The good news about diastatic yeast is that these critters are positive for the phenolic off-flavor gene, so-called POF+ yeast, and produce phenolic aromas that are easily detected simply by smelling. If you suspect POF+ yeast, the best thing to do is thoroughly clean your kegs and replace your draft lines. Brettanomyces is known to form biofilms; elbow grease and cleaning brushes help to remove biofilms and rid these unwanted yeasts from kegs and draft systems.

Late dry-hop additions can lead to hop creep where diastatic enzymes from hops cause similar problems as diastatic yeast. Hop creep may also show up in your beer’s aroma in the form of diacetyl. While there are different strategies used to prevent hop creep in dry-hopped beers, an extended rest after dry hopping is the most common method.

Diastatic yeast and hop creep cause overcarbonation. However, beer can uncontrollably foam when beer with a normal carbonation level is exposed to nucleation sites. Beer stone on keg spears, dirty draft lines, dirty beer faucets, and rough glassware are examples of surfaces that may cause beer to foam. Nucleation sites can also be present in beer.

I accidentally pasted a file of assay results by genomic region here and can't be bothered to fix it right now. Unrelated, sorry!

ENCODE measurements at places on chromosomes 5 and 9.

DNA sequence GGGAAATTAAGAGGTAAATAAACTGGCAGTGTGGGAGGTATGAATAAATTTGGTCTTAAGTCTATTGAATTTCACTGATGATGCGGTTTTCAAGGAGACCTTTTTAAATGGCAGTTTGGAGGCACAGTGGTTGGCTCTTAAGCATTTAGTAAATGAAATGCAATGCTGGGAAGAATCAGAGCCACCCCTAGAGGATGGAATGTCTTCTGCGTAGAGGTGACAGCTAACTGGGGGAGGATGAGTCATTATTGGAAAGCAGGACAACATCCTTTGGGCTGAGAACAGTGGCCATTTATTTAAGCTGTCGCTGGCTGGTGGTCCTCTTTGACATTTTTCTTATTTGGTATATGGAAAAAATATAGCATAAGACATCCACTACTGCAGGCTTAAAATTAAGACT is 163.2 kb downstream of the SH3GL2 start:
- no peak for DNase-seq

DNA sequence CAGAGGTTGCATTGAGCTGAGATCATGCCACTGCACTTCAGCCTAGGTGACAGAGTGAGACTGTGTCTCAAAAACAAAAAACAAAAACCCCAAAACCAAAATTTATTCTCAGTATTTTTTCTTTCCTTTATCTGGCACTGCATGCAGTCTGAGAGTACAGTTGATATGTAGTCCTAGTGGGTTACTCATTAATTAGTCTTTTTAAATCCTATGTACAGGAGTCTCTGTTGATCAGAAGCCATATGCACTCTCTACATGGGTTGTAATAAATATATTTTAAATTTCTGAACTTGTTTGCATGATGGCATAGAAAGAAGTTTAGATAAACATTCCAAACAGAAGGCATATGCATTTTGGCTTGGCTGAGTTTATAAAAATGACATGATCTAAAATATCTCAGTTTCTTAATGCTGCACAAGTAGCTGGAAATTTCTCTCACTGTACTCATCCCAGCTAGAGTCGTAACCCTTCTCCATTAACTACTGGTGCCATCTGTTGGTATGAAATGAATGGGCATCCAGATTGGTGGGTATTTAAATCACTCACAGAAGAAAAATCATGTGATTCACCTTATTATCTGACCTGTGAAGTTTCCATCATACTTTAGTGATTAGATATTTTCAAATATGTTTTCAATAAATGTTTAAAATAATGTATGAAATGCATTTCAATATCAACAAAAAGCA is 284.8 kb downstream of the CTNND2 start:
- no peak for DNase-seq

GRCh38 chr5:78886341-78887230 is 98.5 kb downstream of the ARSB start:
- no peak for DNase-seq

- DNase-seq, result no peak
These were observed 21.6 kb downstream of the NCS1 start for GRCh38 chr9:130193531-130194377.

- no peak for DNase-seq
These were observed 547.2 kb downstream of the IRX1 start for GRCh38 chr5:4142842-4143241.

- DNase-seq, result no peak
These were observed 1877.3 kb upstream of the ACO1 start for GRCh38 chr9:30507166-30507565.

The most extreme examples of gushing are associated with gushing proteins from malt. This is not a common problem and shows up when mold-contaminated barley, usually from Fusarium, is malted and later used in beer. The reason that this is not very common is that farmers and maltsters use measures to identify mold-contaminated barley and malt because there are legal limits on the amount of deoxynivalenol (DON), a specific mycotoxin, permitted in malt. However, gushing can occur even when DON levels are less than the 1 mg/L legal limit.

Calcium oxalate crystals are another example of a beer deposit that is associated with uncontrollable foaming. Calcium is present in wort and oxalate is present in malt. During the brewing process, most of the oxalate binds with calcium and is either retained in the spent grains or is precipitated as beer stone during wort boiling. If wort calcium levels are low, beer oxalate levels may rise and lead to the formation of oxalate crystal in packaged beer.

These crystals form slowly, and it may take several weeks for oxalate crystals to appear in unstable beers. While gushing proteins cannot be seen under a microscope, oxalate crystals are large and easy to identify because they have a distinctive shape and appearance. When oxalate crystals are observed in packaged beer the easiest way to reduce the concentration in future batches is to increase calcium additions during wort production, either by adding more calcium to the mash and/or adding calcium to the wort prior to boiling.